What’s on the menu at Judaline, a new neighbourhood gem on the Danforth

What’s on the menu at Judaline, a new neighbourhood gem on the Danforth

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Name: Judaline
Contact info: 162 Danforth Ave., 416-792-8088, judaline.ca, @judalineto
Neighbourhood: The Danforth
Previously: Combine Eatery
Owner: Joshua Mott (Her Father’s Cider Bar and Kitchen)
Chef: Cesar Karanapakorn
Accessibility: Not fully accessible

Joshua Mott, the man behind Harbord Village cider bar Her Father’s, has long been eyeing the Danforth for his next spot. “The neighbourhood reminds me of Harbord Village in many ways,” he says. “It has a friendly, tight-knit feel, and that really comes down to the wonderful community here.” The idea came to him well before the pandemic, but Mott decided to wait it out.

Bartender Allysa Paul, chef Cesar Karanapakorn and owner Joshua Mott.


Judaline is named after Mott’s mother, who happens to be the inspiration for the restaurant’s warm, welcoming atmosphere. Mott’s goal isn’t for Judaline to be a destination restaurant (though chef Cesar Karanapakorn’s excellent seasonal dishes may have that effect anyway). Instead, his top priority is to get the community out.

Rustic-chic, homey and bathed in sunlight, this is a good-mood spot for elevated seasonal fare. And, though food is certainly the focus, guest experience doesn’t take a back seat—expect classic but unpretentious service.

The food

A rotating menu inspired by Canadian seasonality features all-Ontario meat and local produce wherever possible. Chef Karanapakorn draws on his Thai and Mexican roots to bring punchy flavours to classic Canadian dishes. A rack of lamb, for instance, comes with a tomato salsa made with epazote, a zippy and pungent herb commonly used in central and southern Mexican cuisine.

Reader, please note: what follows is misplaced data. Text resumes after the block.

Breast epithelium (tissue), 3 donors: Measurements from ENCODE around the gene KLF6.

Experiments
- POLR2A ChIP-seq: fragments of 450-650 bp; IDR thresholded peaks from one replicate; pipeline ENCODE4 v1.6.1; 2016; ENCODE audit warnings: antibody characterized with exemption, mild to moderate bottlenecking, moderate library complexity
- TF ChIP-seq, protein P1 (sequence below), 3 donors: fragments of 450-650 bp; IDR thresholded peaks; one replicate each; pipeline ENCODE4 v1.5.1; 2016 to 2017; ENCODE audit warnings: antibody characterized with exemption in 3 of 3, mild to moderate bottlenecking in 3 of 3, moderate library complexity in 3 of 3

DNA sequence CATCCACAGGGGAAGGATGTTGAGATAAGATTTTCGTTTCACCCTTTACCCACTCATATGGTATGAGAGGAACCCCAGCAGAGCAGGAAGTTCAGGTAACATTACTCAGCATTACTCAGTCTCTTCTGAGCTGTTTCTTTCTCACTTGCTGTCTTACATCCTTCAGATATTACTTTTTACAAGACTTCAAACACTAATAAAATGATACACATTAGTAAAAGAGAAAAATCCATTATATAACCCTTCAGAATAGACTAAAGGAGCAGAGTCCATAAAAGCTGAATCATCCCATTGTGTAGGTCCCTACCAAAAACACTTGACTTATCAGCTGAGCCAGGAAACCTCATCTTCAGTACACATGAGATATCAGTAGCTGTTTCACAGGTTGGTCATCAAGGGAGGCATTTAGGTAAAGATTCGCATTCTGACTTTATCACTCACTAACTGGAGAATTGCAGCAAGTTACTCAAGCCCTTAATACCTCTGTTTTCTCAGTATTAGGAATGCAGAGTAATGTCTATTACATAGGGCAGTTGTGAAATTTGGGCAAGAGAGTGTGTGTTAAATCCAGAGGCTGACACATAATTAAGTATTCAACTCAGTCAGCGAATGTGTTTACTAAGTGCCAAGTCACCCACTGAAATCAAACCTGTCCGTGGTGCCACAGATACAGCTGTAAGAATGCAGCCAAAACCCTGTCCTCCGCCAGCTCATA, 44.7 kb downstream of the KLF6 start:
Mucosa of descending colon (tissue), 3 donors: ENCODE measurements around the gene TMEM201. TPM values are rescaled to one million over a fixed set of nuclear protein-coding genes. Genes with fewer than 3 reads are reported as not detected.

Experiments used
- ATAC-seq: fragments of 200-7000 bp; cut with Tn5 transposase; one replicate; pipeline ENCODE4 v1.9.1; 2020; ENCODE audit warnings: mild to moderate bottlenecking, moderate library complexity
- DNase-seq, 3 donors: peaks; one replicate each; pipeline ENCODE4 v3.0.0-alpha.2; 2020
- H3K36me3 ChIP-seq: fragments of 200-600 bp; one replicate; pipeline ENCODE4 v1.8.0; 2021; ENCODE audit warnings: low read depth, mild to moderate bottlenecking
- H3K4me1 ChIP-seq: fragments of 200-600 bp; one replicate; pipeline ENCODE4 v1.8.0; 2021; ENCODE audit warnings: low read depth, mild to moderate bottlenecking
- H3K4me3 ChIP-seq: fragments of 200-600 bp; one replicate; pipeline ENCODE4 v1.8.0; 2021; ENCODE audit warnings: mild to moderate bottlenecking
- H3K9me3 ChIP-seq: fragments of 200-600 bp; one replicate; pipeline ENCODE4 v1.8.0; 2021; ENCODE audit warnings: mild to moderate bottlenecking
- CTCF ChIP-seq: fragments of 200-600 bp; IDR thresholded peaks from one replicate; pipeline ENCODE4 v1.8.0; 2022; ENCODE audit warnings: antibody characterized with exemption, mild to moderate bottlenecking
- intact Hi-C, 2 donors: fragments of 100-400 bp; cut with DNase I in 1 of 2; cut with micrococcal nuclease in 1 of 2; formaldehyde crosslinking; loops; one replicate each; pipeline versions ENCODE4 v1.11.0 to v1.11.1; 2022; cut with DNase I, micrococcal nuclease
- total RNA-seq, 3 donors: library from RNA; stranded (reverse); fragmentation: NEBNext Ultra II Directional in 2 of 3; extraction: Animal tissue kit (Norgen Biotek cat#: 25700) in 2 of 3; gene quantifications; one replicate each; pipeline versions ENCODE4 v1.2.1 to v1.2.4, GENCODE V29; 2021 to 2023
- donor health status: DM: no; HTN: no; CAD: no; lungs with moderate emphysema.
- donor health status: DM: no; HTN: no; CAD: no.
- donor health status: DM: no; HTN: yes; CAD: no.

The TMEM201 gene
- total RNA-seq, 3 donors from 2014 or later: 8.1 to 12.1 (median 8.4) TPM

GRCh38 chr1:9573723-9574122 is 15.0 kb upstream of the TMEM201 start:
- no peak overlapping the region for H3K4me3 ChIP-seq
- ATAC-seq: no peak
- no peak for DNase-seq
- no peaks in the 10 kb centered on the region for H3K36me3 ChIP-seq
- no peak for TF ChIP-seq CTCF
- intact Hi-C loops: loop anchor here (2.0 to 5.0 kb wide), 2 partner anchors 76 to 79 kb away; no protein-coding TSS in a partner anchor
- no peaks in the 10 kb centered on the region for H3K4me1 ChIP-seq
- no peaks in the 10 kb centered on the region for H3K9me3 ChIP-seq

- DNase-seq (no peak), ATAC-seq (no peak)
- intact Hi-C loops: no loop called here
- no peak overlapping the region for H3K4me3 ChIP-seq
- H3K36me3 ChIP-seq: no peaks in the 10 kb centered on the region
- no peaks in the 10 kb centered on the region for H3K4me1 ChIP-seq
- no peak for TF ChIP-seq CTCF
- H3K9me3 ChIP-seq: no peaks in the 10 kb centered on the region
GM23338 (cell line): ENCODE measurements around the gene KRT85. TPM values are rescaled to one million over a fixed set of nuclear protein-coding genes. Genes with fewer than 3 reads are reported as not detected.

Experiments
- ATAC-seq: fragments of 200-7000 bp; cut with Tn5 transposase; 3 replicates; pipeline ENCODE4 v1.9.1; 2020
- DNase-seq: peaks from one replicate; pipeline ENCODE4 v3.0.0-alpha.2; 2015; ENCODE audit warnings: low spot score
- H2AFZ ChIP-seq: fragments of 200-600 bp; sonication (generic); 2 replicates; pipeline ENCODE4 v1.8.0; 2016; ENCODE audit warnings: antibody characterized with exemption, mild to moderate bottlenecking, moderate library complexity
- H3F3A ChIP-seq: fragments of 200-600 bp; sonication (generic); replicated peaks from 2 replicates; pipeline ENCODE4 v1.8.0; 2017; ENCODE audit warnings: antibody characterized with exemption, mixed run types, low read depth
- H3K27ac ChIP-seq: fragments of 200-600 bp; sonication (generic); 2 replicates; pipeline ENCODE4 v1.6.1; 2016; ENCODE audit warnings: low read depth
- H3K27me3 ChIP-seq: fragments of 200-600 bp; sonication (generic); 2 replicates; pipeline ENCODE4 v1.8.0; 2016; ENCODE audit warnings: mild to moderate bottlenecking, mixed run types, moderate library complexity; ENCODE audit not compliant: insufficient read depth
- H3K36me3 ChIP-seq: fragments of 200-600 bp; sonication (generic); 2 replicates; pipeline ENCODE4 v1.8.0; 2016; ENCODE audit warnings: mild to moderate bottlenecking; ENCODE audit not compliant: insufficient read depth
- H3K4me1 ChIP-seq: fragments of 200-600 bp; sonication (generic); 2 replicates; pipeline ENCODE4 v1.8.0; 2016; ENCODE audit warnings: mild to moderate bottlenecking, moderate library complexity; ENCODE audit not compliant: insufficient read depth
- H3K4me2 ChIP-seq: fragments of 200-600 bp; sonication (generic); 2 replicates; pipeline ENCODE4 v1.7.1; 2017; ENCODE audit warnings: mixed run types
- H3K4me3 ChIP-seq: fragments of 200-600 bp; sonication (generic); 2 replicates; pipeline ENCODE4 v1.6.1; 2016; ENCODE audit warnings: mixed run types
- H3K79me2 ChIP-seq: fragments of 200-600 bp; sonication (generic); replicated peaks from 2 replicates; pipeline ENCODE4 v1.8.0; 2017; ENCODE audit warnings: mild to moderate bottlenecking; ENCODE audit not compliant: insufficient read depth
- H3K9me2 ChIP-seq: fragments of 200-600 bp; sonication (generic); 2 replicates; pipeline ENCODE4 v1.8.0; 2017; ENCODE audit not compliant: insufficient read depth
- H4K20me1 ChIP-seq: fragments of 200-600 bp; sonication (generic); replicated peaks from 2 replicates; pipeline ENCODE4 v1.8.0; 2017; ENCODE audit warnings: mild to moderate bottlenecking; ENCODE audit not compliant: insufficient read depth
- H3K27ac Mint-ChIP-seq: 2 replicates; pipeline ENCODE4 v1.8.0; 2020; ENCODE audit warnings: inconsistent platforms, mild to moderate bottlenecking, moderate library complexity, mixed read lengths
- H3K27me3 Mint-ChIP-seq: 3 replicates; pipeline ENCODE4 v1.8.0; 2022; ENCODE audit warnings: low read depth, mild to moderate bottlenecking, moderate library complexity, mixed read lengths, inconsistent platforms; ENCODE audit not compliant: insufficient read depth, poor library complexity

Heirloom and cherry tomatoes from White Lily Farms—the cherries lightly confited in thyme oil—are simply seasoned and garnished with pearl onion, radish, dill and basil. Beneath them: some goat’s cheese. $18


Puréed corn kernels and broth made from the husks absolutely saturate this risotto with corn flavour. Confited chanterelles, pickled beach mushrooms and a whack of pecorino liven it up. It’s garnished with chili oil, cilantro oil, micro cilantro and powdered corn—in case it wasn’t already corny enough. $24


A Middle Eastern–inspired rack of lamb is served with house-made harissa hummus and a tomato sauce with epazote, a piquant Central American herb also known as Mexican tea. The lamb is cooked sous-vide and finished on the grill to the guest’s desired temperature. It’s also served with house-made pita (not pictured). $41


A 10-ounce striploin, dry-aged in house for 30 days, is grilled to perfection and served on a wildly delicious cremini mushroom cream sauce—a move inspired by Mott’s mother’s love of Steak Diane. It comes with a rotating selection of seasonal vegetables: here we have yellow zucchini two ways (seared and pickled), pearl onions and romanesco. $41


King salmon is cured and smoked in house before being finished in a pan, typically to medium and with shatteringly crisp skin. It’s served with a punchy sauce of sorrel and lemon, velvety butternut squash purée, baby beets and seared bok choy. $29
The drinks

Food-friendly alcohol is the name of the game here. A balanced wine program includes old- and new-world varietals, and draught beer features both local and European brews. Cocktails are mainly classics with a twist, like a rosemary gin and tonic rimmed with smoked salt. And, just like Her Father’s, Judaline has a strong cider program.

The Pomorange blends vodka with vanilla syrup, lemon and orange juices, and egg white. $14


Rosie’s Cabin pairs house rosemary syrup with gin and soda. Rimmed with smoked salt. $16


The Enchilosa, a spicy take on a Moscow Mule, is a mix of lime, ginger beer, muddled jalapeno and tequila. It’s garnished with habanero Tajín. $15


The space

Exposed brick, floor-to-ceiling windows and plenty of greenery in the form of hanging vines—which have been around since the space was Combine Eatery—lend a warm, lived-in feel. The restaurant’s colour scheme was inspired by the vines, hence the comfy forest-green banquettes. A spacious all-season back patio has a retractable roof for the warmer seasons (and, mercifully, insulation and heating for what’s to come).